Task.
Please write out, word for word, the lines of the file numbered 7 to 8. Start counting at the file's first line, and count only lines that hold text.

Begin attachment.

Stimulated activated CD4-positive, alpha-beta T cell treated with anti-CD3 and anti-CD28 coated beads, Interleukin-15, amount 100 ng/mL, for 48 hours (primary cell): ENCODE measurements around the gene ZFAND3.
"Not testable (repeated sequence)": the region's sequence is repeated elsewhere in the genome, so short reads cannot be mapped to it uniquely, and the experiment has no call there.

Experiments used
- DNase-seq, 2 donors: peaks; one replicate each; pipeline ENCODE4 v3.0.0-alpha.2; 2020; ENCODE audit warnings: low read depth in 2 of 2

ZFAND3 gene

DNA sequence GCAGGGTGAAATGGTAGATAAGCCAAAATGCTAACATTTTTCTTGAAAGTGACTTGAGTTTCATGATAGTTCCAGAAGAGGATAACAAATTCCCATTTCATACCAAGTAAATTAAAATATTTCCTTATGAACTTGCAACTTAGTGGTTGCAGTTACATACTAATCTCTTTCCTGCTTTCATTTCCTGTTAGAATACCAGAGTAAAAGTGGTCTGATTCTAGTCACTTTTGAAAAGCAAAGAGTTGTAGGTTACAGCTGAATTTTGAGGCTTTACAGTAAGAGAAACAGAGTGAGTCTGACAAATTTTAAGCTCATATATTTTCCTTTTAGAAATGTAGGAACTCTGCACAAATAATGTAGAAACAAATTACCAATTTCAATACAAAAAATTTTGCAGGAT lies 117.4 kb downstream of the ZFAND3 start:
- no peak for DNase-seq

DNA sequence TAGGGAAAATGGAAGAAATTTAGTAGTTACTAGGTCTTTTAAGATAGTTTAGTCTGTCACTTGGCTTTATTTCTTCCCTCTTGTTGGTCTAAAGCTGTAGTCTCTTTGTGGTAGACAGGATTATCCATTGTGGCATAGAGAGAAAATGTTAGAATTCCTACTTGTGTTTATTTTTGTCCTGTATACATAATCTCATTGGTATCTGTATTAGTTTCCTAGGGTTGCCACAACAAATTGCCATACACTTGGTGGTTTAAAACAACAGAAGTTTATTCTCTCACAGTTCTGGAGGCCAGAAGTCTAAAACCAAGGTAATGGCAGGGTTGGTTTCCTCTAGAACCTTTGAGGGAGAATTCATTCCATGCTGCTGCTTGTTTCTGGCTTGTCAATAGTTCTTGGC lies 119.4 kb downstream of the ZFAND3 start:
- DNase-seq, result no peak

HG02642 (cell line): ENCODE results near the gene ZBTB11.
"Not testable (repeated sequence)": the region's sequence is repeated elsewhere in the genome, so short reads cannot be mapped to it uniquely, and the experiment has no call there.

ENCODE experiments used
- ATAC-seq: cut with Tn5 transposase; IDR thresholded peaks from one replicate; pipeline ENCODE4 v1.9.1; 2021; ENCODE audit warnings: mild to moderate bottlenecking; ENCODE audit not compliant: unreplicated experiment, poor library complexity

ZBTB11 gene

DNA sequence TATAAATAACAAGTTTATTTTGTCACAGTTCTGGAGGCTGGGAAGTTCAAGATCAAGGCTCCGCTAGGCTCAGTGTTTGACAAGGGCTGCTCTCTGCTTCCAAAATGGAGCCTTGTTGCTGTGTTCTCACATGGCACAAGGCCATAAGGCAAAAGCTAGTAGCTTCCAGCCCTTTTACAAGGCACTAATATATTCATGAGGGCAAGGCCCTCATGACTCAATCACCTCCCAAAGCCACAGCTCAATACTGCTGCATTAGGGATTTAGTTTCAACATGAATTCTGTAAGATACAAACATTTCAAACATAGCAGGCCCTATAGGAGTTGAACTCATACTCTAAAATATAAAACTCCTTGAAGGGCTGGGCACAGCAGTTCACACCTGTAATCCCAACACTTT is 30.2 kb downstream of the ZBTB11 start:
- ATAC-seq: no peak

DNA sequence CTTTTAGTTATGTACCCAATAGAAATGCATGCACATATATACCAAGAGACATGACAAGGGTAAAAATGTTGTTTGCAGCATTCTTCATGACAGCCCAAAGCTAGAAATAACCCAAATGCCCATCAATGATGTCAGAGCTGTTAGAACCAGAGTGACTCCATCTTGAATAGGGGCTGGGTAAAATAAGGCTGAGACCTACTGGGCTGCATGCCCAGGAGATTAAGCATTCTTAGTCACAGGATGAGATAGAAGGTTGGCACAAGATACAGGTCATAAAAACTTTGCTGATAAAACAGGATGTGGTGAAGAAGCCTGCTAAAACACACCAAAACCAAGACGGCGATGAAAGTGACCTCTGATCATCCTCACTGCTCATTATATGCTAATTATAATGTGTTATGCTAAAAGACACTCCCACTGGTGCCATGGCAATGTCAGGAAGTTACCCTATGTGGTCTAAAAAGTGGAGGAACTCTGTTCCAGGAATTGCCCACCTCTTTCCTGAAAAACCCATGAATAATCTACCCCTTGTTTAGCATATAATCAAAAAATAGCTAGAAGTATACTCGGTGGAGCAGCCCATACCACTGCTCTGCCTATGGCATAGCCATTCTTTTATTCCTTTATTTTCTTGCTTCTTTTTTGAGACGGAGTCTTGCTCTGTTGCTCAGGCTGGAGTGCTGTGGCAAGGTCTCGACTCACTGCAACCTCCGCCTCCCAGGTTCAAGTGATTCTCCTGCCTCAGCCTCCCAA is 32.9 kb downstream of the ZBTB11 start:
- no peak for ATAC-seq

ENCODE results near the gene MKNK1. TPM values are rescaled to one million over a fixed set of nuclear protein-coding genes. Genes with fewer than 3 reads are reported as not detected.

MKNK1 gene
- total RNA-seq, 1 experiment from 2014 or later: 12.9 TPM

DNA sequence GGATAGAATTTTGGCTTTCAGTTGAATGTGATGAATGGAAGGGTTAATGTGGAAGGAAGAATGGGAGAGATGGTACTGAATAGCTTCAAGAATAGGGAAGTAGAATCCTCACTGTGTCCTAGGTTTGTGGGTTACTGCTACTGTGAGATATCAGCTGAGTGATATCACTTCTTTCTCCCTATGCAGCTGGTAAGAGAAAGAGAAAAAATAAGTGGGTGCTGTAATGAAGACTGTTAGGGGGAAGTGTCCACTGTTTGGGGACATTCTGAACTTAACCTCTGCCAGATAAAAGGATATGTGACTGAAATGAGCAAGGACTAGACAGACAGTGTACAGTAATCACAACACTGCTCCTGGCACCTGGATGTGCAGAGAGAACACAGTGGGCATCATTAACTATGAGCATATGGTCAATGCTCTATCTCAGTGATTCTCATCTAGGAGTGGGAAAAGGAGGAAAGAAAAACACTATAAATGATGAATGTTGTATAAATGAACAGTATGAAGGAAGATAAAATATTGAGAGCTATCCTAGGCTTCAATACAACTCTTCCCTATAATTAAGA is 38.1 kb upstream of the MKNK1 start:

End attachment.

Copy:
- no peak for DNase-seq

DNA sequence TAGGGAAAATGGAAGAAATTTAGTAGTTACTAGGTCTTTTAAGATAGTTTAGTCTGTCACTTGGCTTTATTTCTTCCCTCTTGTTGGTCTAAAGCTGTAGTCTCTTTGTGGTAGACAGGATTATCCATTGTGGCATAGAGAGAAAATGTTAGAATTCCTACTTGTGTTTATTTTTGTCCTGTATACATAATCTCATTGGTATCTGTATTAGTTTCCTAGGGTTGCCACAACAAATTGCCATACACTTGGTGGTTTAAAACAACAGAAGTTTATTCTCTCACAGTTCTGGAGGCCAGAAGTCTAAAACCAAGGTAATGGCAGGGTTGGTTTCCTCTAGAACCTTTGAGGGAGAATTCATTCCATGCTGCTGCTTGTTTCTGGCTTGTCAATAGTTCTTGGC lies 119.4 kb downstream of the ZFAND3 start: